Yesterday Microsoft announced the cancellation of Fable Legends and the likely shuttering of Guildford’s Lionhead studios. Microsoft originally acquired the studio in 2007, tasking them primarily with churning out sequels to the Xbox and PC exclusive original Fable, although the company enjoyed some success prior to that with the Black & White series.
If Lionhead does close, which although unconfirmed looks almost certain at this point, it’ll be more of a psychological blow to the UK games industry than a material one. Fable ran out of steam a long time ago because it simply had nothing left to give. A third person action-RPG with moral naval-gazing might have been original enough in 2004, but now? It’s arguably the most common mishmash of genres around. Although the free to play Fable Legends strayed from this paradigm somewhat, with its ‘4-player-co-op-versus-omnipotent-dungeon-master’ approach, in my opinion, it was always on shaky ground, unsure of what it was actually trying to be.
No, the real shame here is the loss of another vital piece of UK gaming history. Admittedly, Lionhead’s creative focal point, the always controversial Peter Molyneux, left in 2012, but the company was, until yesterday, one of the ever dwindling list of British triple-A developers. Let’s not forget that Lionhead’s predecessor of sorts, Bullfrog, was itself chewed up and spat out by none other than Electronic Arts.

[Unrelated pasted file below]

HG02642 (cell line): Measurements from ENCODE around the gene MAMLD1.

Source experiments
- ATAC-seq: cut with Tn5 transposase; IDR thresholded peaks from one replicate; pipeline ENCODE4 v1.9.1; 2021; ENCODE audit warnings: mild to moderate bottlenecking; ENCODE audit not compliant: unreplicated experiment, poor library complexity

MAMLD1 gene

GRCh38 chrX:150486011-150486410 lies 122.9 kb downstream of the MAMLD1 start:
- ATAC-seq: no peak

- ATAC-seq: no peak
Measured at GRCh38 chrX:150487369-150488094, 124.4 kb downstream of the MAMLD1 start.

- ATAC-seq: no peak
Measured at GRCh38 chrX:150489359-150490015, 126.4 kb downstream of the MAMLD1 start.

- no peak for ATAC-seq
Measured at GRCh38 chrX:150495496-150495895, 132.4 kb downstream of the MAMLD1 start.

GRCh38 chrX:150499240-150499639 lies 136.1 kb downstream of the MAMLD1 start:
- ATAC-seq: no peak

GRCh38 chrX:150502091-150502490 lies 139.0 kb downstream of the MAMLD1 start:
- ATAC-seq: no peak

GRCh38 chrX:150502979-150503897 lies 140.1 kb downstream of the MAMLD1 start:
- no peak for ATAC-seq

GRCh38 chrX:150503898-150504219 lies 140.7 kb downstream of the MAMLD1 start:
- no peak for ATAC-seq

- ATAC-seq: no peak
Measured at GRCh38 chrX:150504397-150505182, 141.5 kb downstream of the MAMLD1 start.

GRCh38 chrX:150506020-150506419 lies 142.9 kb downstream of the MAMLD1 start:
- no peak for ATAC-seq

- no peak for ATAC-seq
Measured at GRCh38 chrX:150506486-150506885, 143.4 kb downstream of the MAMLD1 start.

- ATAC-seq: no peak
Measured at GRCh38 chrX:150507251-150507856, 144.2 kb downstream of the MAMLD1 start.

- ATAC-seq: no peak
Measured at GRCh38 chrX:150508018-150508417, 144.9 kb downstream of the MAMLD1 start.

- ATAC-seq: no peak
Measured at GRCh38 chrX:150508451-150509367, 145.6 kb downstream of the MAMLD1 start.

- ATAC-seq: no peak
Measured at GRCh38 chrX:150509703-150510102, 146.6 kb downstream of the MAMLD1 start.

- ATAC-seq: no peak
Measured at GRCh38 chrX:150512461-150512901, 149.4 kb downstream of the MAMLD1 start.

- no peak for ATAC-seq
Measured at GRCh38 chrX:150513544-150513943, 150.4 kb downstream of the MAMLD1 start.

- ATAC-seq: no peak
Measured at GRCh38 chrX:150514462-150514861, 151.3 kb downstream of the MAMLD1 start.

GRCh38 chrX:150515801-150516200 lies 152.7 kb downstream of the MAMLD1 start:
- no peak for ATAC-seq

It’s hard not to be a little resentful when you see (mainly, but not exclusively) American gaming giants straddling the Atlantic at will, poaching developers, wringing them dry and then closing, mothballing or patronising them with projects far beneath their creative standing (case in point, Rare’s late 2000s Kinect Sports games).
While I might not miss Fable, Lionhead’s demise remains a saddening episode for the UK games industry, and regrettably, very much the rule rather than the exception these days.